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Agreement signed for Canyon de Chelly

Agreement signed for Canyon de Chelly

CHINLE

Special to the Times | Ray Landry
Lyn Carranza, left, superintendent of Canyon de Chelly National Monument, Navajo Nation President Russell Begaye and BIA Director Sharon Pinto sign a strategic agreement for cooperative stewardship for the canyon on June 22 in Chinle.

Eighty-six years after Canyon de Chelly National Monument was established, groundwork has finally been laid for its management.

A strategic agreement, describing the existing management roles of the National Park Service, Bureau of Indian Affairs and the Navajo Nation, was signed Friday by President Russell Begaye, the BIA’s Navajo Region director, Sharon Pinto, and Lyn Carranza, superintendent of the Southern Four Corners Group of national parks, which includes Canyon de Chelly.

While the agreement lays out the existing responsibilities on everything from feral horses to archaeological resources, some canyon residents were leery of it.

Annie Lee, of the Tséyi’ Diné Bikéyah Association, a group formed to represent the canyon residents during the planning process, said many residents felt left out of the process and had presented a petition to the Park Service asking that the signing be postponed until more public hearings could be held.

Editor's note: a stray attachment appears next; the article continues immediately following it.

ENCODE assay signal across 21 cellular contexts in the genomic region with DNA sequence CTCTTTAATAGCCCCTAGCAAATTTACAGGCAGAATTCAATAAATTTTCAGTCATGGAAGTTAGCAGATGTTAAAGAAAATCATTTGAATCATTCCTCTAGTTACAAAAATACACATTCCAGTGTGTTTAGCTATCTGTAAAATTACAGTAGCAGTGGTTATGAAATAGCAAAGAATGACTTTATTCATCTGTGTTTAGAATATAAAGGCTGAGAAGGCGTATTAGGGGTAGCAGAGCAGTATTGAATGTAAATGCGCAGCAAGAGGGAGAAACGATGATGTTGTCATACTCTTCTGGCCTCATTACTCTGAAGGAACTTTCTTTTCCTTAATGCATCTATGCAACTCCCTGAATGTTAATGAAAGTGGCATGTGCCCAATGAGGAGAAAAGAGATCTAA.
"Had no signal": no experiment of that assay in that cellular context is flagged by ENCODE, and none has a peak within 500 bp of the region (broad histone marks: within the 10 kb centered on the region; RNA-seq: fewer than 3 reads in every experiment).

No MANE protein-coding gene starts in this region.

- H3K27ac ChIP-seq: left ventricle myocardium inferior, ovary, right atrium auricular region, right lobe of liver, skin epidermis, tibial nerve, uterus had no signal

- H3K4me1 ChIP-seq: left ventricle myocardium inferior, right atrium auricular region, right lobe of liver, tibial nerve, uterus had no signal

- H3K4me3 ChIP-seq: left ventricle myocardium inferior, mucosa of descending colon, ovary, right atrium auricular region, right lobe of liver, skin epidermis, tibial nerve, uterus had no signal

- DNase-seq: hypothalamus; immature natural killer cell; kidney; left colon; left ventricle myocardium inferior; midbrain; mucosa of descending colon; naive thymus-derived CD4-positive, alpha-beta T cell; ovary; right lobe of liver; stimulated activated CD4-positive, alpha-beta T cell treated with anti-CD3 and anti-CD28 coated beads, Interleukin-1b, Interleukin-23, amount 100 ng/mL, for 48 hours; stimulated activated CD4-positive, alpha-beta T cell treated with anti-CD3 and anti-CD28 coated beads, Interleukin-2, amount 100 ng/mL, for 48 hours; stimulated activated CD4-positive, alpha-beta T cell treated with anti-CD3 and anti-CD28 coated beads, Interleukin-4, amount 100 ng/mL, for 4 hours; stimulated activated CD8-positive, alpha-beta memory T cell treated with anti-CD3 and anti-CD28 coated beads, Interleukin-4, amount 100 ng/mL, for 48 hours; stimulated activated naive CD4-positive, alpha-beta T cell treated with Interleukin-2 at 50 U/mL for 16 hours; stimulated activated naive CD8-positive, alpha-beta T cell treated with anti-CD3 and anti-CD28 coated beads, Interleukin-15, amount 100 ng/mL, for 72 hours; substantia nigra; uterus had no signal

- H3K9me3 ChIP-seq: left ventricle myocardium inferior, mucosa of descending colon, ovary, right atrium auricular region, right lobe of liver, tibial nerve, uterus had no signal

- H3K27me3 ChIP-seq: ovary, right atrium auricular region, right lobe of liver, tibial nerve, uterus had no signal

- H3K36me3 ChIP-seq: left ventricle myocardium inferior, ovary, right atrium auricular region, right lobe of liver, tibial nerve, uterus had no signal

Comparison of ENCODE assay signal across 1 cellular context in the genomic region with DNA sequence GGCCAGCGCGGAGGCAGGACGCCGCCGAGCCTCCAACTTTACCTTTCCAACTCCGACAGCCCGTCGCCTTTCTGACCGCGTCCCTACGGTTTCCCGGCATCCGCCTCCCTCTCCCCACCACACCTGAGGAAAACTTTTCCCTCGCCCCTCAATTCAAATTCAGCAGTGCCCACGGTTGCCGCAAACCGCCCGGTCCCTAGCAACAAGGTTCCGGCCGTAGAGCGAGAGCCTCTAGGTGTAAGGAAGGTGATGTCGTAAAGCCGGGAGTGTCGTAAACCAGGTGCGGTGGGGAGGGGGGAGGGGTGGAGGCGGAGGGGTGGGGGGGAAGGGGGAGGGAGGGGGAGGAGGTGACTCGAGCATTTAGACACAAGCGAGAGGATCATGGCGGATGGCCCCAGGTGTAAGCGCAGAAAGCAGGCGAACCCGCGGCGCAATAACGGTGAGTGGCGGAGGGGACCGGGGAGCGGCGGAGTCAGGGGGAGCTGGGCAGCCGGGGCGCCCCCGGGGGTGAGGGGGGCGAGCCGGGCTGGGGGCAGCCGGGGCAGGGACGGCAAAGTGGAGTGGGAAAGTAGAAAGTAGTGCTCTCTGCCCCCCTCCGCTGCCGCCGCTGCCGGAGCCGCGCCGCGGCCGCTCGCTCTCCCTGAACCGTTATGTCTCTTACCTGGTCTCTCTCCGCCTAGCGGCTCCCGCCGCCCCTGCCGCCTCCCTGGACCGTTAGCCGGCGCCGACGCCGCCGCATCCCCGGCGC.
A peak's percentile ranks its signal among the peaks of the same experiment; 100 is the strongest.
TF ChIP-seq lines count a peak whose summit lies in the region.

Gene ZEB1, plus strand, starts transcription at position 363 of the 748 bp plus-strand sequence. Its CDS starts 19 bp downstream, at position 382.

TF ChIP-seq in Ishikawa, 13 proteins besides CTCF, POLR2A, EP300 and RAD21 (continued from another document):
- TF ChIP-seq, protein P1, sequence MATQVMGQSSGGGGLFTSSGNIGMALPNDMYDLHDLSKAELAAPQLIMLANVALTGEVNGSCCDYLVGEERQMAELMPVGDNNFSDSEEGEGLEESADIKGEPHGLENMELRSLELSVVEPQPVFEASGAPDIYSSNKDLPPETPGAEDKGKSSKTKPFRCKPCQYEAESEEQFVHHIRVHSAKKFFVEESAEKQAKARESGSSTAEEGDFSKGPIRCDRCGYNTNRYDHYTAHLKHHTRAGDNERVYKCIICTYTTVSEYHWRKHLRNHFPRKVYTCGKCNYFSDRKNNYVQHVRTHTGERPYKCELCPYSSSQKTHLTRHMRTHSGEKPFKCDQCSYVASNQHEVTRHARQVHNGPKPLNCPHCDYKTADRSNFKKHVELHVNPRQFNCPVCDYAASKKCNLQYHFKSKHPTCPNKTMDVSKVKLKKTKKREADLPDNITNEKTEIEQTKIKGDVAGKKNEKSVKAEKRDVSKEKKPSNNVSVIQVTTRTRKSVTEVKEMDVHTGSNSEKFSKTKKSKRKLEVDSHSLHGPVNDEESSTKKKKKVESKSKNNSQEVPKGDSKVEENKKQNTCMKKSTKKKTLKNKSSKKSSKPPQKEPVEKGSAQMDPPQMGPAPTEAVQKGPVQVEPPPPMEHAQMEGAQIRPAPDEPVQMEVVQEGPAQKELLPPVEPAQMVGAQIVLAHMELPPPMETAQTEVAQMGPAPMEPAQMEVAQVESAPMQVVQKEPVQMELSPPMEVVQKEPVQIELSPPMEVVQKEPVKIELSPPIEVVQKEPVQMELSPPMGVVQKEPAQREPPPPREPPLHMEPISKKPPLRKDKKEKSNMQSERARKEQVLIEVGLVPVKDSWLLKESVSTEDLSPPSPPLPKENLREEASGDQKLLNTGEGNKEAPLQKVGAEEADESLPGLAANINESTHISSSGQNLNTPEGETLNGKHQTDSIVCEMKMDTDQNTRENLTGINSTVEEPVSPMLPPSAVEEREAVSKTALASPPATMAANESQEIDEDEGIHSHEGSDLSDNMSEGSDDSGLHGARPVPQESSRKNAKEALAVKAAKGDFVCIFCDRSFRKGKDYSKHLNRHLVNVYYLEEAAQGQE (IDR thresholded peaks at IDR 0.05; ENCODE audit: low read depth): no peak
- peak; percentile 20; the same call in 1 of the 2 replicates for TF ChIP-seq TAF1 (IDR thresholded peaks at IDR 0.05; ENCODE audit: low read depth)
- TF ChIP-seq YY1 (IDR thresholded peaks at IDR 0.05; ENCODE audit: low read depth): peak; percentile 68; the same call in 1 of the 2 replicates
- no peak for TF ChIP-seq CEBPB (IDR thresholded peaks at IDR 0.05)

Several public hearings on the strategic agreement were held over the past year, but Lee said a lot of the canyon residents did not know about them.

Carranza said the meetings were advertised in the Navajo Times, on KTNN and flyers posted at locations like the Chinle Post Office, and emails were sent out to people who had attended previous meetings.

In some cases, she said, Deputy Superintendent Wilson Hunter had called or visited people he thought would be interested. He had also asked that the meetings be announced at the chapters that include parts of Canyon de Chelly.

Carranza noted that some of the people who were complaining about being uninformed had actually attended one or more meetings.

“Honestly, I don’t know what more we could have done to get the word out,” she said.

Tour guide Daniel Staley said rumors were circulating that the agreement would allow “people from places like Shiprock and Many Farms” to obtain a home-site lease in the canyon.

“There are a lot of rumors,” he said. “People don’t understand it.”

Bidtah Becker, director of the Navajo Nation Division of Natural Resources, explained that one of the first things she was tasked with when hired in 2015 was to get the ball rolling again on a joint management plan for the canyon, and the strategic agreement is the first step.


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About The Author

Cindy Yurth

Cindy Yurth is the Tséyi' Bureau reporter, covering the Central Agency of the Navajo Nation. Her other beats include agriculture and Arizona state politics. She holds a bachelor’s degree in technical journalism from Colorado State University with a cognate in geology. She has been in the news business since 1980 and with the Navajo Times since 2005, and is the author of “Exploring the Navajo Nation Chapter by Chapter.” She can be reached at cyurth@navajotimes.com.

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